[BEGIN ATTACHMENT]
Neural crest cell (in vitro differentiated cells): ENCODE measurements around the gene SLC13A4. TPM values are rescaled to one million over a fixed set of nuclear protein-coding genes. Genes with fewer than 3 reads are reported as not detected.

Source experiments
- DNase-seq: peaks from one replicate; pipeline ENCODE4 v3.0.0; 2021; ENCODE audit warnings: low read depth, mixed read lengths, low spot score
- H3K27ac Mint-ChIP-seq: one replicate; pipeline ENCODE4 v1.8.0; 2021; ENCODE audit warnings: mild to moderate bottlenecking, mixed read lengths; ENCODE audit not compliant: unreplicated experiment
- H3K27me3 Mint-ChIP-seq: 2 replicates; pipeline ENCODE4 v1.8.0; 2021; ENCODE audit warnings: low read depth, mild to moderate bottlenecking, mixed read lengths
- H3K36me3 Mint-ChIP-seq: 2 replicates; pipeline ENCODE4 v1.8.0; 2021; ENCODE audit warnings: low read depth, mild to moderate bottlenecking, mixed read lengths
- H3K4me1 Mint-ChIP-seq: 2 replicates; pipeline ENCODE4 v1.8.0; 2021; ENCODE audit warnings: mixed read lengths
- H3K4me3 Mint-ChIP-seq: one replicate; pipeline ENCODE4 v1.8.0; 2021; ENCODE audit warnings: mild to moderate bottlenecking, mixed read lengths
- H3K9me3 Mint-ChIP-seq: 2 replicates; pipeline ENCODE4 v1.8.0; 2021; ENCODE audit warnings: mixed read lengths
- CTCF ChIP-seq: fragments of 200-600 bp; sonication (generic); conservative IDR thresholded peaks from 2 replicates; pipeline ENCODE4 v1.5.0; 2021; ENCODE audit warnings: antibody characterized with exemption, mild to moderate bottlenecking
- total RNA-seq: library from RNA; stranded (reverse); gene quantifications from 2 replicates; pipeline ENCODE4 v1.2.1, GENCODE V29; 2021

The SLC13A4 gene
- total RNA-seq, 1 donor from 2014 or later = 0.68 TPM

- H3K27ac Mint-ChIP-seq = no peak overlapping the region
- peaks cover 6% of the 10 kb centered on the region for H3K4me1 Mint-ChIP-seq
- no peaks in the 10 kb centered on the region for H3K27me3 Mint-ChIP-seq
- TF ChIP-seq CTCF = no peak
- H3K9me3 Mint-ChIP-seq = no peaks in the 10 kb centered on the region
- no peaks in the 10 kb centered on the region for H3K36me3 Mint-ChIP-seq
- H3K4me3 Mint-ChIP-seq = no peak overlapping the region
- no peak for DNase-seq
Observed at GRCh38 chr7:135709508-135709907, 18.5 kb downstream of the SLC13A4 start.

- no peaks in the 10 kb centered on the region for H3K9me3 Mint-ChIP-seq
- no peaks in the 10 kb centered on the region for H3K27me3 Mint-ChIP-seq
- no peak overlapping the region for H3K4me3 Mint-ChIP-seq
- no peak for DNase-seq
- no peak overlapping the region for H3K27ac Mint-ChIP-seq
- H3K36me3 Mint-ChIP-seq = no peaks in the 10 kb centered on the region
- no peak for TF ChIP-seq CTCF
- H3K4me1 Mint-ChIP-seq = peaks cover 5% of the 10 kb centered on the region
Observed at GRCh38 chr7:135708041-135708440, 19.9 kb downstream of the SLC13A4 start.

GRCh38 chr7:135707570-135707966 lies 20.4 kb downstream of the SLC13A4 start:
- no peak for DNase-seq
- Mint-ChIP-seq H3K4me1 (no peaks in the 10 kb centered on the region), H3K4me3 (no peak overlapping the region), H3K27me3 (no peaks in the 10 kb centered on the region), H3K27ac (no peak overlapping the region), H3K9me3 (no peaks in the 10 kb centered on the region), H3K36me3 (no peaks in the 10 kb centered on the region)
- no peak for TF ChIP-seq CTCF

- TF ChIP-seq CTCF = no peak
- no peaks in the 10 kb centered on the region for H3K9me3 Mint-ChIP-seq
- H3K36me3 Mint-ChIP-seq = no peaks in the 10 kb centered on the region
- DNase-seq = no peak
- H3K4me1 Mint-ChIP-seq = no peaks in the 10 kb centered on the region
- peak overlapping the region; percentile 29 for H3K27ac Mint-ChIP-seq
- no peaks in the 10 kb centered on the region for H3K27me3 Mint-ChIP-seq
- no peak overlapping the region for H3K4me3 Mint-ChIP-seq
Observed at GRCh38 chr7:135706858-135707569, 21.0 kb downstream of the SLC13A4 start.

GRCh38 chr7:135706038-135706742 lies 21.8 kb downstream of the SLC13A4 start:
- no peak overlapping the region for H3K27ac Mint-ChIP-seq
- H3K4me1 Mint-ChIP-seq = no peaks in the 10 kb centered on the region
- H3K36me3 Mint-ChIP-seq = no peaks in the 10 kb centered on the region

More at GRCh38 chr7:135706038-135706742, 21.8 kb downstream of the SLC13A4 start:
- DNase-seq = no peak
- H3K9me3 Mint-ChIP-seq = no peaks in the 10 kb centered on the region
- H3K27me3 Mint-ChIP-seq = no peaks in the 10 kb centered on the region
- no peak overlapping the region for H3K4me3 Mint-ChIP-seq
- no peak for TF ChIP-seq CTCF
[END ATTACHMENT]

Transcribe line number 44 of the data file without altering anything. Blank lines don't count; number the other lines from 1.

Observed at GRCh38 chr7:135706858-135707569, 21.0 kb downstream of the SLC13A4 start.